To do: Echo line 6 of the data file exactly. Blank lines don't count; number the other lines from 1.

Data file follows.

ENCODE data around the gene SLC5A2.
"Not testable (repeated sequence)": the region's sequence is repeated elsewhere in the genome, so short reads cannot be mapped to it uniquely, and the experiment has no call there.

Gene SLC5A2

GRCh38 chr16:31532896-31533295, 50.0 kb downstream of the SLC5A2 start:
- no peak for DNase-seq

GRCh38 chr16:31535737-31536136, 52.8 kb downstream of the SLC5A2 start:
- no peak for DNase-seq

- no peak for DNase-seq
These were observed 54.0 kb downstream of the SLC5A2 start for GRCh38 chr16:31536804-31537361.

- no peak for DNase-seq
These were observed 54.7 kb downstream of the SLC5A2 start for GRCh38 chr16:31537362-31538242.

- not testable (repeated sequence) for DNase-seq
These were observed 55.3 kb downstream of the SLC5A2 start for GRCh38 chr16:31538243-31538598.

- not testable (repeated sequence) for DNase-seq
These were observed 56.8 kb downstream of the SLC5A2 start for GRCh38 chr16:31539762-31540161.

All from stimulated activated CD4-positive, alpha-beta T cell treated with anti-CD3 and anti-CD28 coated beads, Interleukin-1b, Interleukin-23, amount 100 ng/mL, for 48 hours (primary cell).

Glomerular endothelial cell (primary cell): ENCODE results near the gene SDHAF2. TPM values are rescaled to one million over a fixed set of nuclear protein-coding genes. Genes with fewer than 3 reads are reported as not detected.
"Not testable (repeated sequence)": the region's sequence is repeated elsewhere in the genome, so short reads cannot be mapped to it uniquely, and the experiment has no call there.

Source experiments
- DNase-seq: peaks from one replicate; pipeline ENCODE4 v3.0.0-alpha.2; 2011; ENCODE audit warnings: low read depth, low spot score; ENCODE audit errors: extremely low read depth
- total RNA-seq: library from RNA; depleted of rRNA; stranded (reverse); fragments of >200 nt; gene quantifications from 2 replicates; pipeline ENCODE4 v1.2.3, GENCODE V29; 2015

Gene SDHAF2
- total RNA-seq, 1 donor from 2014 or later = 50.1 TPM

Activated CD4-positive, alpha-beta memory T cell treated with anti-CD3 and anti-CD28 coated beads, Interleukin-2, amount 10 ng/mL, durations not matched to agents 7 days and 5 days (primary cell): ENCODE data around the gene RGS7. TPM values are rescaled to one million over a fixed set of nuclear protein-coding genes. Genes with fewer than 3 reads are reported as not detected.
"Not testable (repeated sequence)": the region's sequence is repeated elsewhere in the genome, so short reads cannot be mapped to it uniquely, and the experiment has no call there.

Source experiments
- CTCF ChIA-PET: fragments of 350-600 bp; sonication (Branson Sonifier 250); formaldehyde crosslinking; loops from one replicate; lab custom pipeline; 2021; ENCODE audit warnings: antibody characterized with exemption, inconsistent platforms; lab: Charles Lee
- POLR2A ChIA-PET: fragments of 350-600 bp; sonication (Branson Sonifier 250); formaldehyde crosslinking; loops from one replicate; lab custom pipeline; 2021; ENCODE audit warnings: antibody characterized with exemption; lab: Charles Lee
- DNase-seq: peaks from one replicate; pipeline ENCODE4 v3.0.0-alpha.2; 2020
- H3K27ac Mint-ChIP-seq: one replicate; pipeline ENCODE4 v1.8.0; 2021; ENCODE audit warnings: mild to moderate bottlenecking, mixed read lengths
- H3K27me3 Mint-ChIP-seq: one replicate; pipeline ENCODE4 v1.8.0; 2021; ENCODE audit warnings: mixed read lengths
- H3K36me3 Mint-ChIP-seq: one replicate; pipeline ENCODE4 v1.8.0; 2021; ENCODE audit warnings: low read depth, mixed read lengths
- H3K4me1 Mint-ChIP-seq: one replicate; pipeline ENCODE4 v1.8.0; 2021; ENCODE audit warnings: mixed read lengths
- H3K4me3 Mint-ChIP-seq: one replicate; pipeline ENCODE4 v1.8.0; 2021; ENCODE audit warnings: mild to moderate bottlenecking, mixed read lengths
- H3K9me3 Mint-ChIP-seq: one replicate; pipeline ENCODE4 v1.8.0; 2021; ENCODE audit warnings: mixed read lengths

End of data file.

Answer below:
GRCh38 chr16:31535737-31536136, 52.8 kb downstream of the SLC5A2 start: